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Sunday and other Media Stupid Statements from this week… February 28, 2021

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Curious understatement in the subhead to this article:

Adolf’s father, Alois, was the source of his son’s least attractive features, letters suggest

Paul Cullen, the IT’s health editor appears to be unaware of the difference between inside and outside…

The drawn-out reopening of education seems at odds with the mantra that schools are safe places. The Government professes its concern relates to activities around schools, but if that were the case, wouldn’t it close playgrounds?

Then again he also offers this which seems to miss the obvious:

The problem with basing your policy on the uncertain threat posed by a new variant is that when the next dangerous variant mutation comes along, you may have to react the same, particularly if it threatens to compromise the effectiveness of vaccines. In which case, the end hoped for by the Taoiseach mightn’t be as near as he suggests.

That’s precisely the problem – there’s only so many policy responses to viral pandemics and unfortunately lockdowns are the only one to actually restrict the spread to any extent. So yes, if another variant appeared then lockdown it will be.

Pat Leahy on the same topic appears to not understand aspects of a viral pandemic either as when he asks:

Even some of the public health hawks in Government think the pace of reopening is too slow. Take the schools – if you believe the absence from school is so damaging to children that you are prepared to put everything else on hold to get them back, then how can you justify leaving many of them at home for another three weeks, and most secondary school students at home until mid-April? That’s six weeks away.

That Leahy doesn’t grasp that it might be too risky today to send children back, but all things being equal and other measures taken  working across a span of time it might be possible in three weeks, is somewhat troubling. 

Newton Emerson last week claimed that ‘Arguably, despite the recent modernisation of the state, a residual latent Anglophobia has remained, and was evidenced by the stance taken over Brexit by the Varadkar-led Fine Gael government in 2019’. Now he’s modified that argument somewhat…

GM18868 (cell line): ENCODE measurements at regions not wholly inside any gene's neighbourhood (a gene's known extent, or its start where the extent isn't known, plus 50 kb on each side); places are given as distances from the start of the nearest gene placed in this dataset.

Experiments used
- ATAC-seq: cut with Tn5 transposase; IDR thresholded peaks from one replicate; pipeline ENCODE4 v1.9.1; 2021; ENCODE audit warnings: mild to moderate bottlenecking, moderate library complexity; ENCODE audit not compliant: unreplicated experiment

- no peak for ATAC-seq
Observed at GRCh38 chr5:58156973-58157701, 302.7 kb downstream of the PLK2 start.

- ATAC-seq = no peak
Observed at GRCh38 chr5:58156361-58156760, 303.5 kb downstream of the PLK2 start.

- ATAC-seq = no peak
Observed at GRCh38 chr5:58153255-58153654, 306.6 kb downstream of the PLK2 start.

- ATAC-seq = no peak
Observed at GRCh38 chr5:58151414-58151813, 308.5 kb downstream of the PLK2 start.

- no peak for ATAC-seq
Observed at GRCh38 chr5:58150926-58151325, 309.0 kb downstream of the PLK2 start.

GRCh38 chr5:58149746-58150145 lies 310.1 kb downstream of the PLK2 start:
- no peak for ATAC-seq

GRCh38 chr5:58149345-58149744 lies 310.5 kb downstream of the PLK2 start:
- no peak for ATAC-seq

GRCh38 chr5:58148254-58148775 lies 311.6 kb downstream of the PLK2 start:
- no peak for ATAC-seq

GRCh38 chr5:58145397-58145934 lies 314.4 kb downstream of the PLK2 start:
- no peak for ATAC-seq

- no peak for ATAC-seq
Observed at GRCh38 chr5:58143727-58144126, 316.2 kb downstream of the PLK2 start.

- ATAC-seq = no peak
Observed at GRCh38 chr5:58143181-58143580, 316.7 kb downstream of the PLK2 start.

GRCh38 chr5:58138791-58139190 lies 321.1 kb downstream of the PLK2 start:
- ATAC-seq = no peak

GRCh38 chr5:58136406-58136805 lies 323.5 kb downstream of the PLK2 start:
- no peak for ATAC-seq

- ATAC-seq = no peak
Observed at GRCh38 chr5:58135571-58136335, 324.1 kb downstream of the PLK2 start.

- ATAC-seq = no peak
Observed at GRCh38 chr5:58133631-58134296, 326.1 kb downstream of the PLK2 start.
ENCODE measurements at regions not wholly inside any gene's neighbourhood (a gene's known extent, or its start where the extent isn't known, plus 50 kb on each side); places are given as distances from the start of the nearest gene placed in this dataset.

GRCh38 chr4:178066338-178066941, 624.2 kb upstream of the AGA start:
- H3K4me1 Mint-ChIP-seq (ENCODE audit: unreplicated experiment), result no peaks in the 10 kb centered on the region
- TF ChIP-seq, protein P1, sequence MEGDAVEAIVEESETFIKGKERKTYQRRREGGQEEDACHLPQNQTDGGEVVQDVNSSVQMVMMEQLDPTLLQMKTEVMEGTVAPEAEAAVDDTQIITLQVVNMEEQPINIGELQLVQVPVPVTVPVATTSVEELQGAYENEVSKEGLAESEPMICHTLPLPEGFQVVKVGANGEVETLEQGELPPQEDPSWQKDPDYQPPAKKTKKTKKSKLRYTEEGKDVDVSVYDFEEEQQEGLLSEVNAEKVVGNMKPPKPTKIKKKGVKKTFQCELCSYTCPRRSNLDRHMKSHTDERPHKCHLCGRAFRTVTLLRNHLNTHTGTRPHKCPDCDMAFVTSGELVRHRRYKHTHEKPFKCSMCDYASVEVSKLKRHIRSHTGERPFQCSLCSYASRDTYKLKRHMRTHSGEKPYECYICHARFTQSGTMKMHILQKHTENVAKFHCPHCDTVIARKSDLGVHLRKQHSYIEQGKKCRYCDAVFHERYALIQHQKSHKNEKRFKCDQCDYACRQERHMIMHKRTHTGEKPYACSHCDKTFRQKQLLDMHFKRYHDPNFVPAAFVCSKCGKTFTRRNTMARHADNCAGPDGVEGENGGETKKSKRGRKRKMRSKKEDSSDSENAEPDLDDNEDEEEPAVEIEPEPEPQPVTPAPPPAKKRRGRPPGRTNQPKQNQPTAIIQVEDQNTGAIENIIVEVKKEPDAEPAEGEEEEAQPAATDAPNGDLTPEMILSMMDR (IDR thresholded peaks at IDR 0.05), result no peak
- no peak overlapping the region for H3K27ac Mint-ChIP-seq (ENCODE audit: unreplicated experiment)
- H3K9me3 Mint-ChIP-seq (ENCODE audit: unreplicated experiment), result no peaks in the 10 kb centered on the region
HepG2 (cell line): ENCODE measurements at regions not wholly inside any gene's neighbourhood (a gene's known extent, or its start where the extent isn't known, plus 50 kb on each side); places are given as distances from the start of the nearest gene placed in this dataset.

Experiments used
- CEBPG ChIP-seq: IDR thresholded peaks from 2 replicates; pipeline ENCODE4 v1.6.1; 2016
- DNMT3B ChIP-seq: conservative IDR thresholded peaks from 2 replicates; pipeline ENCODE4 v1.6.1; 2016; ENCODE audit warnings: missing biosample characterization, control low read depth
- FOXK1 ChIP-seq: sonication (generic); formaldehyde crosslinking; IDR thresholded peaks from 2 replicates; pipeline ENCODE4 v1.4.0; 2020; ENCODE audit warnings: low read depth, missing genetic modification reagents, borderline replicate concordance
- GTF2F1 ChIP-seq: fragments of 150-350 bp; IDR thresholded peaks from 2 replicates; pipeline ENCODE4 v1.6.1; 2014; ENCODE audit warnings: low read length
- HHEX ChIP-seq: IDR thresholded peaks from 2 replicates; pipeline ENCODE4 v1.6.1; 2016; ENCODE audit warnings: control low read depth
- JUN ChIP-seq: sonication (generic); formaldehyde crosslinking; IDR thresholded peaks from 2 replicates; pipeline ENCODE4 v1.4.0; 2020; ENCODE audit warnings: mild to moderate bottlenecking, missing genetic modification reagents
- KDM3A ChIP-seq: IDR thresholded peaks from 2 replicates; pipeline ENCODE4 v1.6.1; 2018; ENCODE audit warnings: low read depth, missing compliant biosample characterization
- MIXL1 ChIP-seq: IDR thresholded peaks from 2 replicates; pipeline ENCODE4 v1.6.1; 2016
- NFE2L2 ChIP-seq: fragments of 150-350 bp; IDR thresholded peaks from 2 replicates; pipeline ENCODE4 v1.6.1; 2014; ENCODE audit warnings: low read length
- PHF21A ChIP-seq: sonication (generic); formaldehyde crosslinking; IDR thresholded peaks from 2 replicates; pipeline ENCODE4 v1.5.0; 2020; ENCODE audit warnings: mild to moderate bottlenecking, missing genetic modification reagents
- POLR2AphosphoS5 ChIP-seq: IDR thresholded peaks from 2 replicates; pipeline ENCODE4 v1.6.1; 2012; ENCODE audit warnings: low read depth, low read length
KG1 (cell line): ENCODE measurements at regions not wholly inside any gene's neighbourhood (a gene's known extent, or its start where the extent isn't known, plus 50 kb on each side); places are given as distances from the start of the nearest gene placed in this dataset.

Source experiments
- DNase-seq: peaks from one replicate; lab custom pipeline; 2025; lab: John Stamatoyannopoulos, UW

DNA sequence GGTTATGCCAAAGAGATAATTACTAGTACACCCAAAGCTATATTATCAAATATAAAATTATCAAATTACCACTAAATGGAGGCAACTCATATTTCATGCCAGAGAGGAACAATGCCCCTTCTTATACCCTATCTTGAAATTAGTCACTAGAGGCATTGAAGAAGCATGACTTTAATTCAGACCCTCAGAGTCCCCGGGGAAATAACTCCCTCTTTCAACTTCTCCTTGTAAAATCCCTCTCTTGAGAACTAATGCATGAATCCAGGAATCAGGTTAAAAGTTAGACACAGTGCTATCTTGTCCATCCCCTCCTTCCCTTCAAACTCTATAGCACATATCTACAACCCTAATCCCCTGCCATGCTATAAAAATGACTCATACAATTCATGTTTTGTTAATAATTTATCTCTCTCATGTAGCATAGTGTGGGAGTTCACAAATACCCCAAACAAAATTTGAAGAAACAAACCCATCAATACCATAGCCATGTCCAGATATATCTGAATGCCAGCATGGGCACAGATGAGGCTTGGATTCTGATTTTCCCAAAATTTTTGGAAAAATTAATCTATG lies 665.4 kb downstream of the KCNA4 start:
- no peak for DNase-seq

The vaccine nationalism of the past few months has revealed a new layer of identity in Ireland: European nationalism. It seems able to hold as potent a sway over large numbers of people as its Irish or British versions. Sufferers are certainly as willing to call day night and excuse the inexcusable. Quibbling over rates of first and second doses and the delay between them is the sort of dishonest tribal apologism the North is wearily familiar with. Now the whole of Ireland can enjoy it on an extra level.

Hmmm.

Still, the worst example all week is the IT’s question in the poll on Friday. This from their editorial:

The scale of divergent opinion is illustrated by the response to a question about whether people are favour the “living with covid” strategy of getting back to normal, once the elderly and vulnerable have been vaccinated, or whether they would prefer “zero covid”, which would mean keeping restrictions in place until the virus is close to elimination. While 68 per cent favoured the Government strategy, a significant minority of 30 per cent opted for zero Covid with ongoing restrictions for as long as it takes. The Government will have its work cut out to get the balance right in the months ahead.

“Living with covid” strategy of getting back to normal, once the elderly and vulnerable have been vaccinated,” is not the government strategy. Now why would the IT state that it is?

Planetary exploration February 27, 2021

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Noted last week how remarkable the landing of the Perseverance probe on Mars then was, but when one looks at the accompanying footage and the steps that had to be taken to land the rover on the surface of that planet the scale of the project comes into sharp focus. This Guardian report has some superb video. Well worth a look.

Interesting to read the following in the piece:

For critics of space exploration – people who say we should focus on addressing the plethora of problems Earth is battling – Nasa scientists had a clear message: Earth is a priority, but exploration is what drives humanity forward.

Have to say the justification for these sort of missions is very strong indeed. From the perspective of planetary sciences, understanding climate systems and so on the effort is well worth the reward.

Though intriguingly:

Nobody was thinking much about the newly elected junior senator from Delaware back in December of 1972, when the Apollo 17 moonwalkers collected lunar sample 76015, 43. The senator was Joseph Biden, the moon walkers were Jack Schmitt and Gene Cernan, and the rock was a 3.9-billion-year-old, 332 gram (0.73 lb.) sample collected in the moon’s Taurus-Littrow Valley.

Today, Schmitt is 85, Cernan has passed away, Biden is the 46th President of the United States and the rock rests on a bookshelf in his newly redecorated Oval Office, after he requested a lunar sample from NASA for display. For space lovers looking for reasons to be optimistic about what a Biden Administration will mean for NASA in general and the push to have American astronauts back on the moon in the 2020s in particular, that’s a good portent.

Of course NASA can do many things. But resources aren’t infinite:

Biden has pledged to re-engage the U.S. in tackling the problem, and his day-one executive order to rejoin the Paris climate accords was a first shot in that fight. NASA has a role as well, maintaining a robust Earth observation program, which relies on both satellites and aircraft-based surveillance missions that both track short-term weather and long-term features of climate change like deforestation and glacier loss—and that role is likely to grow. “Democrats … support strengthening NASA and the National Oceanic and Atmospheric Administration’s [NOAA] Earth observation missions to better understand how climate change is impacting our home planet,” promised the Democratic platform. While environmentalists are cheered by that, exploration fans worry that climate research will eat the budgetary seed corn of space research.

Still, as that piece notes, NOAA is not NASA and justifying funding the former is strongly justified.